Getting there: there are various points of entry. Decide what segment of the trail you want to explore. The Bx3 is useful for points along University Avenue, while the Bx 11 and Bx13 will take you deeper into Highbridge. Generally, the 4 train is your best bet, as it runs parallel. For points northwest of Jerome Park, the 1 train is best. Should you decide to venture beyond city limits, the Hudson Line of Metro-North is rarely ever more than a short walk. Friends of the Old Croton Aqueduct provides a full history, information about tours, and other resources.
* Putnam Trail
Like the Old Croton Aqueduct Trail, the Putnam trail is rich in history and extends past the city line. As you may have guessed from the steel girders at the entrance, the Putnam Trail is follows the former New York Central Railroad‘s Putnam Line. It began at 155th Street in Manhattan, crossing the river, stopping at Sedgewick Avenue station in the Bronx.
Stretching some 40 miles into Putnam County, this trail is best accessed via Van Cortlandt Park. It can be muddy with puddles after rain or snowstorm, a fact that was the catalyst for the city to consider paving it. The quality of the trail vastly improves upon entering Westchester, covered in blacktop, a terrain much easier on bicycle tires. More straightforward than the Aqueduct Trail, historical signage, maps, and narratives adorn the trailway at the sites of former stations.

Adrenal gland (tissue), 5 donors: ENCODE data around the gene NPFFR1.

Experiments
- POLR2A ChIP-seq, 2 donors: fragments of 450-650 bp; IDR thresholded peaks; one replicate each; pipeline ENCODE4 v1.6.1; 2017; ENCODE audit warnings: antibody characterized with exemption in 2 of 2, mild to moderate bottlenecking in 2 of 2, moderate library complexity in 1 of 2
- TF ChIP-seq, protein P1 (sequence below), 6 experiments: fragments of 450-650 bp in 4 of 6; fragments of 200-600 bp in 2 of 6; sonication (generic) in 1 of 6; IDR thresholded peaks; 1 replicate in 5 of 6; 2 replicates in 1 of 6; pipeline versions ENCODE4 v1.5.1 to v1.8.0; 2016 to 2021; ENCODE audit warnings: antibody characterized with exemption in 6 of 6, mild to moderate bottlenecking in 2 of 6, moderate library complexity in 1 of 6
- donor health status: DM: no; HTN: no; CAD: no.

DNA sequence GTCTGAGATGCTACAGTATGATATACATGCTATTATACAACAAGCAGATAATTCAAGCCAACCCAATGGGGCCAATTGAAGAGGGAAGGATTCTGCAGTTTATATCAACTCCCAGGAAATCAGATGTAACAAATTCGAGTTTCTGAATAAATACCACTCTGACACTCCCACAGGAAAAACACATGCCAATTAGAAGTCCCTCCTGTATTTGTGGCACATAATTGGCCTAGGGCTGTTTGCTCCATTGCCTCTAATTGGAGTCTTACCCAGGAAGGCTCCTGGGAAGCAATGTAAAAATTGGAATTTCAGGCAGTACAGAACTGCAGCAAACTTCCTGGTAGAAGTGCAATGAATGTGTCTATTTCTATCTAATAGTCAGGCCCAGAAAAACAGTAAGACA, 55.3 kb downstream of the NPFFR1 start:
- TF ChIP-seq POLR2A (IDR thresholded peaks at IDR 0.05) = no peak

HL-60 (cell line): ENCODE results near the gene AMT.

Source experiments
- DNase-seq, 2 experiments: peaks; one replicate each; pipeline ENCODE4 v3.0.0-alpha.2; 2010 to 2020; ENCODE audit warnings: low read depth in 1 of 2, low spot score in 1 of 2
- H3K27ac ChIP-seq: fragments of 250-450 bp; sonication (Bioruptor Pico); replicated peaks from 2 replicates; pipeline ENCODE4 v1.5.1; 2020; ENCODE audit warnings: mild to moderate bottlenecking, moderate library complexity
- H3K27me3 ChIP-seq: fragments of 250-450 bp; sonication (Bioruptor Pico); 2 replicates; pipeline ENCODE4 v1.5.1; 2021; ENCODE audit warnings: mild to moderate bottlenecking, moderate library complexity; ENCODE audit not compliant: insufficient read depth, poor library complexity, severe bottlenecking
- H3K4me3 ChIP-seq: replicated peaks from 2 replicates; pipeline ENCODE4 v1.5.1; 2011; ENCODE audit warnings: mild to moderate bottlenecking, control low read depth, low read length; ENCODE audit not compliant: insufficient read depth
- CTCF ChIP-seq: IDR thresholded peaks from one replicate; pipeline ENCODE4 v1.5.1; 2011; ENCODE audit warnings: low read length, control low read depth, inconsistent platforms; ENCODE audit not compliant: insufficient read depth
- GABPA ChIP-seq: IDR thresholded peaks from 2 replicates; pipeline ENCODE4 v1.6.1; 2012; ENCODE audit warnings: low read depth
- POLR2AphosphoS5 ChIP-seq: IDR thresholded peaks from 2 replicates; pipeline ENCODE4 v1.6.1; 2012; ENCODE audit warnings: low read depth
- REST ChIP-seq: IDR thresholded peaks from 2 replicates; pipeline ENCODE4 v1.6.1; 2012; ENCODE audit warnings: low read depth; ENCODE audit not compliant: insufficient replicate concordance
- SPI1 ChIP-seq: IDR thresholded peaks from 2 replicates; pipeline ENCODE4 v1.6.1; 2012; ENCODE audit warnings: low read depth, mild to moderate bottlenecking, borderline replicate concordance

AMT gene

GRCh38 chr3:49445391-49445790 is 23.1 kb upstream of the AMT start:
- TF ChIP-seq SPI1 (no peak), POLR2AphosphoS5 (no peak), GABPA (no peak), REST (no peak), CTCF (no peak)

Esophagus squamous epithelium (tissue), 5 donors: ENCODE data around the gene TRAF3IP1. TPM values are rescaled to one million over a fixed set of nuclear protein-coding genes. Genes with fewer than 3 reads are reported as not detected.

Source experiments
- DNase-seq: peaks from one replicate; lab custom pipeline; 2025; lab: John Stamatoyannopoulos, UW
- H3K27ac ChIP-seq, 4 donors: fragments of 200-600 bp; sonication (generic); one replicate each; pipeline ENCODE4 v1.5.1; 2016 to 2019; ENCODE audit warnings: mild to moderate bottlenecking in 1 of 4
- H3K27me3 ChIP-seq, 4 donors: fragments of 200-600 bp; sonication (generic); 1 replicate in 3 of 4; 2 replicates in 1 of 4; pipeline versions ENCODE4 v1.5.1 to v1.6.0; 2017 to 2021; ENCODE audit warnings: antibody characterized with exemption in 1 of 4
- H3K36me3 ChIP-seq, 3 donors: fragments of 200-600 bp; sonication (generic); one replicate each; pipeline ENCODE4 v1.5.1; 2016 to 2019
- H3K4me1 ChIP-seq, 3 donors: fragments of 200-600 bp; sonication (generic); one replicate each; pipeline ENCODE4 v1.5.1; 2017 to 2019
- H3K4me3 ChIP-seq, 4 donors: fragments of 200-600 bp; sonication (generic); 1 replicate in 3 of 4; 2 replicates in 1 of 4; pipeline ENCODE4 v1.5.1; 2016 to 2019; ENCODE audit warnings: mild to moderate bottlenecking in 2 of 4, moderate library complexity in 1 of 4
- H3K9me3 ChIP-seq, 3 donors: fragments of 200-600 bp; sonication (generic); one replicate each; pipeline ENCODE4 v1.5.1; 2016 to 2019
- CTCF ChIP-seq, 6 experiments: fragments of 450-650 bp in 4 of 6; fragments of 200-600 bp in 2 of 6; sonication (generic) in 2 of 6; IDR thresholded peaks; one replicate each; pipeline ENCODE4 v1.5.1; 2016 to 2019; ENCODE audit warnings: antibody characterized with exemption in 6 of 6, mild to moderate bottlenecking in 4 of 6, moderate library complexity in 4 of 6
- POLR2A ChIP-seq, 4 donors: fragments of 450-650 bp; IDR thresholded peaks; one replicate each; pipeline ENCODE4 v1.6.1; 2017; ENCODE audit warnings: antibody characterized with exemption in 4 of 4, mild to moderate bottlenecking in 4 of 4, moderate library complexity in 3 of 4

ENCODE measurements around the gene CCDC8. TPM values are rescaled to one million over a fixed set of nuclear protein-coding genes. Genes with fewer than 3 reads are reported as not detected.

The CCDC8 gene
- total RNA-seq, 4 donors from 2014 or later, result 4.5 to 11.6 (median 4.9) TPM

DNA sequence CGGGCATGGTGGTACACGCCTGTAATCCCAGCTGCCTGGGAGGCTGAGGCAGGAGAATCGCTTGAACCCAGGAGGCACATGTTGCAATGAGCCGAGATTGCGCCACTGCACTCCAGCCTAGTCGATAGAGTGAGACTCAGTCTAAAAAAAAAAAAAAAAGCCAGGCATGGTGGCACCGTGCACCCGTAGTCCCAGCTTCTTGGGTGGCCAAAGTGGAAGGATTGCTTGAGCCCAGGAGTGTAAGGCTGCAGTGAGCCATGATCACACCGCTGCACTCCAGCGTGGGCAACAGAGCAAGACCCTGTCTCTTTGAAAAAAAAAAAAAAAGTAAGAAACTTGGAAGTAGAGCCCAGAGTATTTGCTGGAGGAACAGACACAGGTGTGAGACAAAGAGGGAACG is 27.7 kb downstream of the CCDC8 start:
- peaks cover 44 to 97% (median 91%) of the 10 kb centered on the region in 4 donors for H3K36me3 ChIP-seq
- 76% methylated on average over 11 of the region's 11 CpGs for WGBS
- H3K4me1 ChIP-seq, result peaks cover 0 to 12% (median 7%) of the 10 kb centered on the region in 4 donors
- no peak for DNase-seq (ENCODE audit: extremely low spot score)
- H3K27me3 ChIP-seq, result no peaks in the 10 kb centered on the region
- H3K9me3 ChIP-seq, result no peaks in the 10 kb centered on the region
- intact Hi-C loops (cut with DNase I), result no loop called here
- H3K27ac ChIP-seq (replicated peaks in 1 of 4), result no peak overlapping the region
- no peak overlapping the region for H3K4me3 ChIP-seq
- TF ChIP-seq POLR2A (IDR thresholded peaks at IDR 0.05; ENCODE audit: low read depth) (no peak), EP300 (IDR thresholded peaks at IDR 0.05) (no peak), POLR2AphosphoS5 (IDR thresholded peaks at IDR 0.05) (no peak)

Getting there: 1 train Van Cortlandt Park, but the Bx 9 will also take you there. However, running through the middle of Westchester and Putnam counties, train and bus lines can be few and far between, and increasingly less frequent in service the further north you go.
* Bronx River Greenway
Beginning at the Kensico Reservoir and Dam in Valhalla, NY, it ‘s possible to hike or bike . The trail is largely paved, but includes dirt paths in wooded areas. The added bonus is that if you have one, it’s possible to kayak or canoe (or even swim, as the Baron Ambrosia did last summer, though it’s highly recommended that you don’t) the length of the Bronx River into the East River.
This is the quintessential #BronxCentric nature trail, which cuts through over a dozen parks and includes historical bridges, and landmarks. What’s especially noteworthy is that the Bronx River passes through two major Bronx cultural institutions, the New York Botanical Garden and Bronx Zoo. Along the riverbank, one can observe the snuff mill of the former Lorillard Estate, as well as various forms of wildlife, which the garden has produced a PDF guide to.
Perhaps one of its best features is the various waterfalls that adorn the river. My personal favorite is located at River Park on East 180th Street, just south of the Zoo. The fairly recent Concrete Plant Park utilizes old industrial parts of defunct factories to create a unique vibe all its own. Another must-see is the peaceful Hunt’s Point Riverside Park, that incorporates artistic touches, which giving it an eclectic flair. The river is at the cleanest its been in decades! The Bronx River Alliance hosts various events, which you can check out on their website.
Getting there: the 2 train north of the Cross Bronx expressway, the 6 train to Whitlock or Elder Avenues south of the expressway, and various bus lines (see the MTA bus map of the Bronx.)
* Extends into Westchester County
Update: 7/21/2014, the jetty in Soundview Park is currently inaccessible due to construction. Check www.nycgovparks.org for current conditions.